Of the resorption markers examined, the percentage decrease in urinary NTx had the greatest association with long-term increases in BMD. We and others have previously reported that NTx is a more specific marker of bone resorption in patients treated with bisphosphonates compared with other markers.27,28 While Dpd decreased significantly after 6 months of alendronate therapy, it was not associated with long-term changes in BMD. This may be because of the more modest decrease in free Dpd's (10%) versus urinary NTx (53%). Furthermore, OC and BAP (markers of bone formation) significantly decreased at 6 months, but only the changes in OC were associated with long-term changes in BMD. OC, a noncollagenous protein synthesized by the osteoblasts, may have a different physiologic response to bisphosphonates than BAP, an isoenzyme localized in the plasma membrane of the osteoblast.29
In summary, elderly women who received calcium and vitamin D supplementation maintained bone mass at the hip, forearm, and total body over 30 months, and showed small increases in spine BMD. Within this group, there were no consistent correlations between bone mass after 2.5 years and early (6-month) changes in biochemical markers of bone turnover. In contrast, 2.5 years of therapy with alendronate in unselected and representative elderly women produced significant and substantial increases in BMD of the hip, spine, and total body that can be predicted by early decreases in urinary NTx, a specific marker of bone resorption.
By this and other reports,6,8,9 the majority of women respond to treatment with alendronate. However, this study suggests that specific markers of bone turnover may be clinically useful in at least two ways. Patients with osteoporosis who have not fractured are usually asymptomatic and will not feel better after treatment; thus, long-term compliance with therapy may be compromised. The ability to assess an early decrease in bone turnover that predicts increases in spine and hip BMD might provide the motivation some patients need to remain compliant. Second, a minimal or absent decrease in urinary NTx may indicate poor compliance with the dosing regimen (e.g., taking a bisphosphonate with food) or decreased absorption. Both of these uses could aid the physician in maximizing the benefits of antiresorptive therapy and deserve further study.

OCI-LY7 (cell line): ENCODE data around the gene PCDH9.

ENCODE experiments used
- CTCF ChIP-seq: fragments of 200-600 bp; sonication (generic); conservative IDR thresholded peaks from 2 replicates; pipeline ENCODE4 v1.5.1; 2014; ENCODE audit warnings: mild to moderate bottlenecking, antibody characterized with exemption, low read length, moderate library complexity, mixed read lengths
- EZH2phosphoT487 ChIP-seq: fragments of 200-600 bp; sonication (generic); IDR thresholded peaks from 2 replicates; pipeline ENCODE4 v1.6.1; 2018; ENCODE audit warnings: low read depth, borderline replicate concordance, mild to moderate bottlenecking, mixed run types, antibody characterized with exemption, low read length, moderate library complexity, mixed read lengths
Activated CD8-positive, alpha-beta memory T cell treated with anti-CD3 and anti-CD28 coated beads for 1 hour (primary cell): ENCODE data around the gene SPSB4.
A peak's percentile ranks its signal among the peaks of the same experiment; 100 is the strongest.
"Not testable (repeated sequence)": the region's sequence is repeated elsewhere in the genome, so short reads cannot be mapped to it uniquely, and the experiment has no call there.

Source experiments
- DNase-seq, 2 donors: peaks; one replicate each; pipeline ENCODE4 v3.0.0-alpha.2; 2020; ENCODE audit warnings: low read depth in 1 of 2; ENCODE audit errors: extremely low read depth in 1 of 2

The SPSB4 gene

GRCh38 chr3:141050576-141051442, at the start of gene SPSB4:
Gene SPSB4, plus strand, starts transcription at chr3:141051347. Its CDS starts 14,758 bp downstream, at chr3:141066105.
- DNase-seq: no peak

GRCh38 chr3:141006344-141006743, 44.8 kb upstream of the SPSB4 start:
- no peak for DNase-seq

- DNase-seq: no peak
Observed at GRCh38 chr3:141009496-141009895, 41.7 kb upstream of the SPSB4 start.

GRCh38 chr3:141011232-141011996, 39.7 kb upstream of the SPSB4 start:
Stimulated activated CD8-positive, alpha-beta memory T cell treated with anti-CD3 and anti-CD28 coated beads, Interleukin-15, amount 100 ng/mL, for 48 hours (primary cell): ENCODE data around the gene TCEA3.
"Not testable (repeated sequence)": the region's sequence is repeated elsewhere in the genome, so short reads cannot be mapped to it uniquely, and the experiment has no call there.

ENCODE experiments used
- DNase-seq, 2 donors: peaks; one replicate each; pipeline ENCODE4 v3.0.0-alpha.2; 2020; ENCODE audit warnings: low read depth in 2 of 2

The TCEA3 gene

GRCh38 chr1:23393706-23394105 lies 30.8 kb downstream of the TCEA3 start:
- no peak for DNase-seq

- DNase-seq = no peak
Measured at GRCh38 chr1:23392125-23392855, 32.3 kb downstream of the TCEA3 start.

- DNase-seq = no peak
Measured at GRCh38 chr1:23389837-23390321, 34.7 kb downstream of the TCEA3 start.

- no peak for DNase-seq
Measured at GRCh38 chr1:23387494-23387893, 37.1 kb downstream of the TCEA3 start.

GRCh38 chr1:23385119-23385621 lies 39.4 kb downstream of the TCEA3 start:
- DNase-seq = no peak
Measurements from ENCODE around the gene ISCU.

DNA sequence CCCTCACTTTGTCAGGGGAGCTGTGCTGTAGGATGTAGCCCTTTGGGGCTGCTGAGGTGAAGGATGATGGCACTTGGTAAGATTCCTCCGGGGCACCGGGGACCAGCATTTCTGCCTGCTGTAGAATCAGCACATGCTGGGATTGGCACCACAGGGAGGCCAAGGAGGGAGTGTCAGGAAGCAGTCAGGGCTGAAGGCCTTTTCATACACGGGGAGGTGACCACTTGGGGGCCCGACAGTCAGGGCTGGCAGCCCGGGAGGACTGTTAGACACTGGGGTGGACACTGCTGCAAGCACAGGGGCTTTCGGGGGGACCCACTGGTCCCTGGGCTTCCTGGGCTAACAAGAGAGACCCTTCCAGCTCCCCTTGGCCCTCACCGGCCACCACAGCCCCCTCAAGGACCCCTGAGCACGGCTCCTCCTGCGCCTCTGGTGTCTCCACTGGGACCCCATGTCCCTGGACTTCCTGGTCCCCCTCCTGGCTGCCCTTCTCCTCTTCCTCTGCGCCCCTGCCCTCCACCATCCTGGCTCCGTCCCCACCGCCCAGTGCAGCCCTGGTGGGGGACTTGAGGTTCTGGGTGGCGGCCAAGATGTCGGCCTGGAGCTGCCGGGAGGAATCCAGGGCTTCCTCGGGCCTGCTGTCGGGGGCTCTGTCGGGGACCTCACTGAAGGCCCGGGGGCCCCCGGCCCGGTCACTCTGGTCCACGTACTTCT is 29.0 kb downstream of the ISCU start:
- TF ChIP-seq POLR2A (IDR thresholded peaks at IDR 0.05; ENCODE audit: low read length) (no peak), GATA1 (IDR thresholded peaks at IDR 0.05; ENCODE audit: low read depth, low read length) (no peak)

We are indebted to the nursing staff of the General Clinical Research Center at the Beth Israel Deaconess Medical Center-East Campus; Meryl Poku and Michelle MacCallum for their assistance with recruitment and bone densitometry imaging; and Dawn Griffiths for preparation of the manuscript. We also acknowledge Ostex International and Metra Biosystems for their support of this study. Support was also provided by CDC Grant No. CC102550, National Institutes of Health Grant No. RR01032, Harvard-Thorndike General Clinical Research Center, Beth Israel Deaconess Medical Center, and Merck Research Laboratories, Rahway, NJ, U.S.A.